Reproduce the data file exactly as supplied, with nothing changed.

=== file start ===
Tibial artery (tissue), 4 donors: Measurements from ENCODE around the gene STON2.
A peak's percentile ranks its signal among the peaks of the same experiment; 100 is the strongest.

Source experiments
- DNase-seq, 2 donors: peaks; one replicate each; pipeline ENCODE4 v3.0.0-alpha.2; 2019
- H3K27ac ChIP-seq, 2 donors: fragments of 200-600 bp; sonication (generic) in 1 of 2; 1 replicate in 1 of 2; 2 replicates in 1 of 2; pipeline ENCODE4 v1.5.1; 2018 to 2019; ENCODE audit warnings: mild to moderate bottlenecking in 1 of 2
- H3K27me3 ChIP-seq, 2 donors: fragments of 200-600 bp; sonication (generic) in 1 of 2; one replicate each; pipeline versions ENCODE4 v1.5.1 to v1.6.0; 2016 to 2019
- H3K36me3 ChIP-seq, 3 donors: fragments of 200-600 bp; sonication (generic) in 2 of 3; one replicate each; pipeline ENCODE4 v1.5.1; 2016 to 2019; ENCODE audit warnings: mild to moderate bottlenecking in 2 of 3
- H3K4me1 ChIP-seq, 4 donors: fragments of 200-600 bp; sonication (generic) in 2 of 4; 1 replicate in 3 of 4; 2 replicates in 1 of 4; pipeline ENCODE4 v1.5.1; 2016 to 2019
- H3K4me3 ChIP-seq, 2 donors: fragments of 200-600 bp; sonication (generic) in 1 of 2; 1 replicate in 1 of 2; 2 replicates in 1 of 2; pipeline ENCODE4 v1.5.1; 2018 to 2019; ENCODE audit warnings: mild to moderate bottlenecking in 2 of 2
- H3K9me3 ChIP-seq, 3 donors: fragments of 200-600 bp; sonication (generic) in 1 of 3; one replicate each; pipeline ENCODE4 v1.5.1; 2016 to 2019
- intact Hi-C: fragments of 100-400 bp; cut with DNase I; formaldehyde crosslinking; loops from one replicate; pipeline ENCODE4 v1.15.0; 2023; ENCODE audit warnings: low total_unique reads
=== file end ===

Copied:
Tibial artery (tissue), 4 donors: Measurements from ENCODE around the gene STON2.
A peak's percentile ranks its signal among the peaks of the same experiment; 100 is the strongest.

Source experiments
- DNase-seq, 2 donors: peaks; one replicate each; pipeline ENCODE4 v3.0.0-alpha.2; 2019
- H3K27ac ChIP-seq, 2 donors: fragments of 200-600 bp; sonication (generic) in 1 of 2; 1 replicate in 1 of 2; 2 replicates in 1 of 2; pipeline ENCODE4 v1.5.1; 2018 to 2019; ENCODE audit warnings: mild to moderate bottlenecking in 1 of 2
- H3K27me3 ChIP-seq, 2 donors: fragments of 200-600 bp; sonication (generic) in 1 of 2; one replicate each; pipeline versions ENCODE4 v1.5.1 to v1.6.0; 2016 to 2019
- H3K36me3 ChIP-seq, 3 donors: fragments of 200-600 bp; sonication (generic) in 2 of 3; one replicate each; pipeline ENCODE4 v1.5.1; 2016 to 2019; ENCODE audit warnings: mild to moderate bottlenecking in 2 of 3
- H3K4me1 ChIP-seq, 4 donors: fragments of 200-600 bp; sonication (generic) in 2 of 4; 1 replicate in 3 of 4; 2 replicates in 1 of 4; pipeline ENCODE4 v1.5.1; 2016 to 2019
- H3K4me3 ChIP-seq, 2 donors: fragments of 200-600 bp; sonication (generic) in 1 of 2; 1 replicate in 1 of 2; 2 replicates in 1 of 2; pipeline ENCODE4 v1.5.1; 2018 to 2019; ENCODE audit warnings: mild to moderate bottlenecking in 2 of 2
- H3K9me3 ChIP-seq, 3 donors: fragments of 200-600 bp; sonication (generic) in 1 of 3; one replicate each; pipeline ENCODE4 v1.5.1; 2016 to 2019
- intact Hi-C: fragments of 100-400 bp; cut with DNase I; formaldehyde crosslinking; loops from one replicate; pipeline ENCODE4 v1.15.0; 2023; ENCODE audit warnings: low total_unique reads